The law gives school governors and headteachers control over school discipline. It is Government policy that parents choose a school for their child and, wherever possible children should be educated at mainstream schools. However, the Government also expects schools to be responsive to all parents. The rights of an excluded pupil's parents can be in direct conflict with the views of all other parents. When this happens the law requires the LEA to set up an independent appeal committee; but the authority has absolutely no control over its decision which is binding on all parties. The LEA must make other arrangements for extremely disruptive pupils; but these are both more expensive and less satisfactory than an ordinary school place and should only be used as a genuine last resort.
I have no knowledge of Richard Wilding's circumstances; but in all such cases there is an inevitable sequence of events. First, the school and parents have collectively failed to deal with unsatisfactory behaviour. Second, the school has decided that it can do no more, but the parents have not accepted that decision. Finally an independent group of people have agreed with the parents. Everybody is now at loggerheads and, given human fallibility, who is to say which party is right? But the structure of the law is such that any further appeal has to go to judicial review which is both expensive and time consuming.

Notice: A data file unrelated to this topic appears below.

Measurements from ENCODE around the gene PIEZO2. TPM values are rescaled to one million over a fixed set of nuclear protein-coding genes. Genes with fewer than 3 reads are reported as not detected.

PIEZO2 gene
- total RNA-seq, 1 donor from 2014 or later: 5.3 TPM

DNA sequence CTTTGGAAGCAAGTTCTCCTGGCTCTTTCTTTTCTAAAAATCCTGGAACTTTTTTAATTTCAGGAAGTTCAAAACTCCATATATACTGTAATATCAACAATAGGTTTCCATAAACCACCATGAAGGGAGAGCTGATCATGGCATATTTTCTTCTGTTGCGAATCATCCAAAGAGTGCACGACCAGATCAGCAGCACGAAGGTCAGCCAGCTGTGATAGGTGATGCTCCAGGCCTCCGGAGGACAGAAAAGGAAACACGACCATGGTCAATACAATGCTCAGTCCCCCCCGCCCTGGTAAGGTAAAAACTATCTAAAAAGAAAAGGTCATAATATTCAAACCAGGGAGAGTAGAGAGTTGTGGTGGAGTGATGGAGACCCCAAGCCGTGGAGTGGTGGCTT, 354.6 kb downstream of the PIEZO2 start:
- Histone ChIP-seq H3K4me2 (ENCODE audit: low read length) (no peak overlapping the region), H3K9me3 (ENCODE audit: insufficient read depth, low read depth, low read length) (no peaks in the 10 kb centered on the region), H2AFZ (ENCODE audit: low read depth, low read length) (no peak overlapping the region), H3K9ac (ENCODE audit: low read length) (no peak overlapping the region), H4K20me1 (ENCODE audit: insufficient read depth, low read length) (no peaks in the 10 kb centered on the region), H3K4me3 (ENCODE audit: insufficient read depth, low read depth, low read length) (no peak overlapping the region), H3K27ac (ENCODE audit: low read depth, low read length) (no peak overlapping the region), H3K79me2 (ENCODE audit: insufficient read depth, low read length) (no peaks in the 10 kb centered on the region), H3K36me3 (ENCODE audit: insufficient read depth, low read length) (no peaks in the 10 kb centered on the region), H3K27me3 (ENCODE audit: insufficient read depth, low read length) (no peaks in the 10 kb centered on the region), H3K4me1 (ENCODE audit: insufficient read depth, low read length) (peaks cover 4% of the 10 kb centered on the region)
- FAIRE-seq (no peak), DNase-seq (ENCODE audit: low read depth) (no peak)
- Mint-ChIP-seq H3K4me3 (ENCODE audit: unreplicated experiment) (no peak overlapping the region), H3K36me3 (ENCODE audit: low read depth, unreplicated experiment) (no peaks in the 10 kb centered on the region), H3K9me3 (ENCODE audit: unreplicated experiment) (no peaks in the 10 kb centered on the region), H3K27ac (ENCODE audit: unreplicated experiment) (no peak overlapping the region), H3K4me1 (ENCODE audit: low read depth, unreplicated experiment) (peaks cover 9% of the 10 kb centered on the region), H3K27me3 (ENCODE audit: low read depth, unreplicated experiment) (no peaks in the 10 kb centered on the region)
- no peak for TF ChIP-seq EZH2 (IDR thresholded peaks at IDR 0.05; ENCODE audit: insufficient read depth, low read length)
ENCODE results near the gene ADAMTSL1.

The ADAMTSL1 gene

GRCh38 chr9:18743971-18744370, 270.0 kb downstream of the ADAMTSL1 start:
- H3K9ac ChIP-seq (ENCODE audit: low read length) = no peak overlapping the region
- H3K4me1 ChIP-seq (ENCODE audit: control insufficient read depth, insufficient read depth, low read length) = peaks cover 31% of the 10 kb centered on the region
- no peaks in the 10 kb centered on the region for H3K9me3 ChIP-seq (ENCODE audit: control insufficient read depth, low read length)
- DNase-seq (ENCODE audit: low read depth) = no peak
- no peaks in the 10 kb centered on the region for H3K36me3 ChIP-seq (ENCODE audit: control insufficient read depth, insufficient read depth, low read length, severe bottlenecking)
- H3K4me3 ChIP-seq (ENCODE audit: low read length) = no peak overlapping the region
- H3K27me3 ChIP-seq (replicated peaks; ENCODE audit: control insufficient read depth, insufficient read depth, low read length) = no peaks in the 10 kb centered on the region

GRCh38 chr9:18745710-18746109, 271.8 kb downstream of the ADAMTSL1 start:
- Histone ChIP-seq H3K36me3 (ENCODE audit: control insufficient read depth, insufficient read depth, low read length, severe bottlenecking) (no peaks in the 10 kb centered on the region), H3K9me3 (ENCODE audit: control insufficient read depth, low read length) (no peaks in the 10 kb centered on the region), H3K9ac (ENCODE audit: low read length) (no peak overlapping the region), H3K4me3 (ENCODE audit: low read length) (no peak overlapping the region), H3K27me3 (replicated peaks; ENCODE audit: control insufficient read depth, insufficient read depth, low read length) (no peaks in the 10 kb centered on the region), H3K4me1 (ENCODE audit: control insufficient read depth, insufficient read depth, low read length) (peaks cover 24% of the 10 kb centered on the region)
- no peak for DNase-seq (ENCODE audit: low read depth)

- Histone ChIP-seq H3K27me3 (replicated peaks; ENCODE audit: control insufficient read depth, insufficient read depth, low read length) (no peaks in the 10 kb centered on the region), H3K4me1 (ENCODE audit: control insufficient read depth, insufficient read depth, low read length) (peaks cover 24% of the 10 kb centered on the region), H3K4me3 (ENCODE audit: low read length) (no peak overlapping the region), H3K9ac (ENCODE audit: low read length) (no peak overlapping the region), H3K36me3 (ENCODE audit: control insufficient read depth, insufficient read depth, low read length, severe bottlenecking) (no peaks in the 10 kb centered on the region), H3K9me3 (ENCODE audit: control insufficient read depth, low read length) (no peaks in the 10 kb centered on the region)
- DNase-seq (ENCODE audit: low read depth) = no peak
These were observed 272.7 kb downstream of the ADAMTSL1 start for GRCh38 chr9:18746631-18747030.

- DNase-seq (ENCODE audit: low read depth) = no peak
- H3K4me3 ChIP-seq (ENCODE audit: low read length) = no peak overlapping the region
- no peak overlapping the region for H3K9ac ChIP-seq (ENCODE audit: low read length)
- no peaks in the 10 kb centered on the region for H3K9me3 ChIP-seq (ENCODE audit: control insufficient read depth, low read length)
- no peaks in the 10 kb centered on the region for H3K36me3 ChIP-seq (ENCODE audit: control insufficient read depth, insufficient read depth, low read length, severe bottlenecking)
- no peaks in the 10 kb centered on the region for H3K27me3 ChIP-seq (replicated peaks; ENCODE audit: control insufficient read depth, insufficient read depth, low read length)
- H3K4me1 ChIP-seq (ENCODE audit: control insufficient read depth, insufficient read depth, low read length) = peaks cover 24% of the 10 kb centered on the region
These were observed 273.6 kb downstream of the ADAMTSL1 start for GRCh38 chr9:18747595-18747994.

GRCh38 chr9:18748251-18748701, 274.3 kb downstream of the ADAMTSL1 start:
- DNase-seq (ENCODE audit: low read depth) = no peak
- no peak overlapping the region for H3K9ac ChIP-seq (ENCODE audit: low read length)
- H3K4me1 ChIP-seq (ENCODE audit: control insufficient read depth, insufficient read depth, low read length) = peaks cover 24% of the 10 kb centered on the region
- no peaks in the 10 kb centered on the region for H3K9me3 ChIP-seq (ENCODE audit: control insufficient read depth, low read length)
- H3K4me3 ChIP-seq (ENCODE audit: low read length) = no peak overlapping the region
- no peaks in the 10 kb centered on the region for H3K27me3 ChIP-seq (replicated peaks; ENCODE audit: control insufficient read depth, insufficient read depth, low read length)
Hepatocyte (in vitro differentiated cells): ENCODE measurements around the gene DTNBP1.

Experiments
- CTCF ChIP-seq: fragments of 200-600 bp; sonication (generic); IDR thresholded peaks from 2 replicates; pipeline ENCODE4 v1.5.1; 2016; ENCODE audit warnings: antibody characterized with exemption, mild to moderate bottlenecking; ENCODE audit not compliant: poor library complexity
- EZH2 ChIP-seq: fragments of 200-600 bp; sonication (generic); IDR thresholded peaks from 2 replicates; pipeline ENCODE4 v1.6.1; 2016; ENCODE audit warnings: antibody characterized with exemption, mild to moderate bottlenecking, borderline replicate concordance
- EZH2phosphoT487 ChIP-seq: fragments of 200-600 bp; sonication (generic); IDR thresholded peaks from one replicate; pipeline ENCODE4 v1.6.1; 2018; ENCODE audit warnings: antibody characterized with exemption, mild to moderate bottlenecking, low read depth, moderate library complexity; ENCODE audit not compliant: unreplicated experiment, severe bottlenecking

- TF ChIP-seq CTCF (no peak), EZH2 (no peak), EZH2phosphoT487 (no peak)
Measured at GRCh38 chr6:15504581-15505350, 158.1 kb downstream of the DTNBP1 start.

At this point it falls to the LEA to attempt to broker a solution. It has no specific powers to direct the parents and is legally bound to persuade the school and its teachers to abide by the appeal committee decision. It has to rely on diplomacy and, usually, the offer of some additional support to the school. This delicate task is made immeasurably more difficult when it has to be carried out in the glare of publicity, and when people who should know better are trying to pass the buck. It should also be remembered that the cash to finance any solution must come from central budgets which have been squeezed to achieve maximum delegation to schools.
In all the circumstances Nottinghamshire should be congratulated for finding a solution to problems not of its making.
ALAN PARKER Education officer Association of Metropolitan Authorities 35 Great Smith Street London SW1